Justin W. Hancock

Vegetable Garden Controversy

Tomatoes in vegetable gardenI admit that I’m a follow-the-rules kind of guy. I was raised with the belief that rules largely exist to help us know what kind of decision to make when we’re confused, to keep the world in order, and to prevent us from falling into deep, inescapable chaos.

But when I read the story of Julie Bass in Oak Park, Michigan, I silently gave her a thumbs up.

Julie Bass’ story is an interesting one: According to what I’ve read, she’s being threatened with a misdemeanor crime for violating city code and having a front yard vegetable garden instead of more traditional lawn and shrubbery.

Personally, I don’t find the pictures I’ve seen (view for yourself here) particularly unattractive. It’s not the most traditional approach to front yard landscape design, but it’s certainly not bare earth. And it’s not the first time I’ve heard of growing vegetables out front; in fact, you can see a picture of a front yard that incorporates herbs and vegetables in a front yard right here on BHG.com.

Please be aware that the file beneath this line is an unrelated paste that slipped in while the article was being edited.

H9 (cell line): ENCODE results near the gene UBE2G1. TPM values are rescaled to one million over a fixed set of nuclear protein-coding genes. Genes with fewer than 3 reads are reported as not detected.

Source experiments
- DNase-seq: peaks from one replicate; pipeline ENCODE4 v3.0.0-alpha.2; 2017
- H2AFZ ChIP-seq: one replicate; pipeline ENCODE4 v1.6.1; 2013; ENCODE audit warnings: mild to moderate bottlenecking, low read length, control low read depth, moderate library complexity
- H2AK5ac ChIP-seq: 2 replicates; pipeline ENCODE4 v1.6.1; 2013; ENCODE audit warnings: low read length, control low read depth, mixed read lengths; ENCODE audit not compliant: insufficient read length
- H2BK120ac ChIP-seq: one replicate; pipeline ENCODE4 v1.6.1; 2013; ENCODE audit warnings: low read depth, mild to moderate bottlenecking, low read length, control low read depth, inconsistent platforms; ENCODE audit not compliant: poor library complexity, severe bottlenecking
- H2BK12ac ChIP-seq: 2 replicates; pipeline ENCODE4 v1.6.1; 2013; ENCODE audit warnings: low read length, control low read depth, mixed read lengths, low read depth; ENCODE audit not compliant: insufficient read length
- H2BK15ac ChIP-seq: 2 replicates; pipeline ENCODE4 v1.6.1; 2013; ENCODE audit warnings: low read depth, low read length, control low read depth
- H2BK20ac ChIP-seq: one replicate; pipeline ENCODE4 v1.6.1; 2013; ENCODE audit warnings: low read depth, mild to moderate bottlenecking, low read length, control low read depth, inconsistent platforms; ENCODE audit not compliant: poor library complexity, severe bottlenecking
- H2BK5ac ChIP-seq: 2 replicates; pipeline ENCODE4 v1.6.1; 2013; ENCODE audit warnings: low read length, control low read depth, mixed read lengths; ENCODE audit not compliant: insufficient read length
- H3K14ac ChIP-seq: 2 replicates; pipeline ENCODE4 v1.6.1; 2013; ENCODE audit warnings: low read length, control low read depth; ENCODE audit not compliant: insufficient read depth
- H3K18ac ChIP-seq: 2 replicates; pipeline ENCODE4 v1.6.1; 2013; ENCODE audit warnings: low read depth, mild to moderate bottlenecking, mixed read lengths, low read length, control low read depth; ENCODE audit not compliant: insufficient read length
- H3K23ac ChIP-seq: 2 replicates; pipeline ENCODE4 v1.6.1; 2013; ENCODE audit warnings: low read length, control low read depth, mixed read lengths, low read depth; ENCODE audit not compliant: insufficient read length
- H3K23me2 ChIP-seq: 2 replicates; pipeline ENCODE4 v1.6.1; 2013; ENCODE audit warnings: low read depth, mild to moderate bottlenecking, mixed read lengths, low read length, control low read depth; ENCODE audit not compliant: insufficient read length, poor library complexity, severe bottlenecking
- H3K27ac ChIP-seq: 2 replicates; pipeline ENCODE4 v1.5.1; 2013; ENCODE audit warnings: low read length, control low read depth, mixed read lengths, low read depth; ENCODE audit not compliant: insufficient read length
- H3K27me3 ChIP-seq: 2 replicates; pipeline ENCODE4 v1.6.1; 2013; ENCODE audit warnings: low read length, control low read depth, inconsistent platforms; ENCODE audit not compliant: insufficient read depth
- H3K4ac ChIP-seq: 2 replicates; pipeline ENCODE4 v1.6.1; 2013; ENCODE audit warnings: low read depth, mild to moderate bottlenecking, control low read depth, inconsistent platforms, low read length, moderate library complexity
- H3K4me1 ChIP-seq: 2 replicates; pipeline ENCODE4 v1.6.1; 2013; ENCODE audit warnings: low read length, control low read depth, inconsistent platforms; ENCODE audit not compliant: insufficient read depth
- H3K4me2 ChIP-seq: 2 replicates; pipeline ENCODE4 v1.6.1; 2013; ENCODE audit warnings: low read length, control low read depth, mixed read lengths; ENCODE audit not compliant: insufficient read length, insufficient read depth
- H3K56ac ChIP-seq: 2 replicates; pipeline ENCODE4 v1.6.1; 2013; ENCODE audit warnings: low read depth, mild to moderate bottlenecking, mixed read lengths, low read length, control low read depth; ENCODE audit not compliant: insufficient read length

So what do you think? Is this brouhaha over nothing — should she be fined and forced to move her vegetable garden out back and replace it with lawn? Or should she be cheered for doing something a little different? Share your comments!

4 Responses to “ Vegetable Garden Controversy ”

  1. I think the city is going to far. I am all for rules but this one I am not. Julie need an help weeding.
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  2. The people that stand up to the idiocy in our societal rules should be cheered. She seems to know full well what the possible repercussions are, but I suspect the city will end up rewriting the ordinance to be more friendly to front-yard vegetable gardens. Too much negative publicity not to, especially with veggie gardening being pushed all the way to and from DC.

  3. if the White House can have a rooftop garden, why shouldn’t she be allowed to have a front yard garden?

  4. Hey Angie! Great question. It’s really up to the community and what rules they have. That’s why some areas allow you to plant a garden in a parking strip and others don’t, for example. In areas where front yard vegetable gardens aren’t considered acceptable, it’s a great opportunity for gardeners to get together and vote make changes on the local level!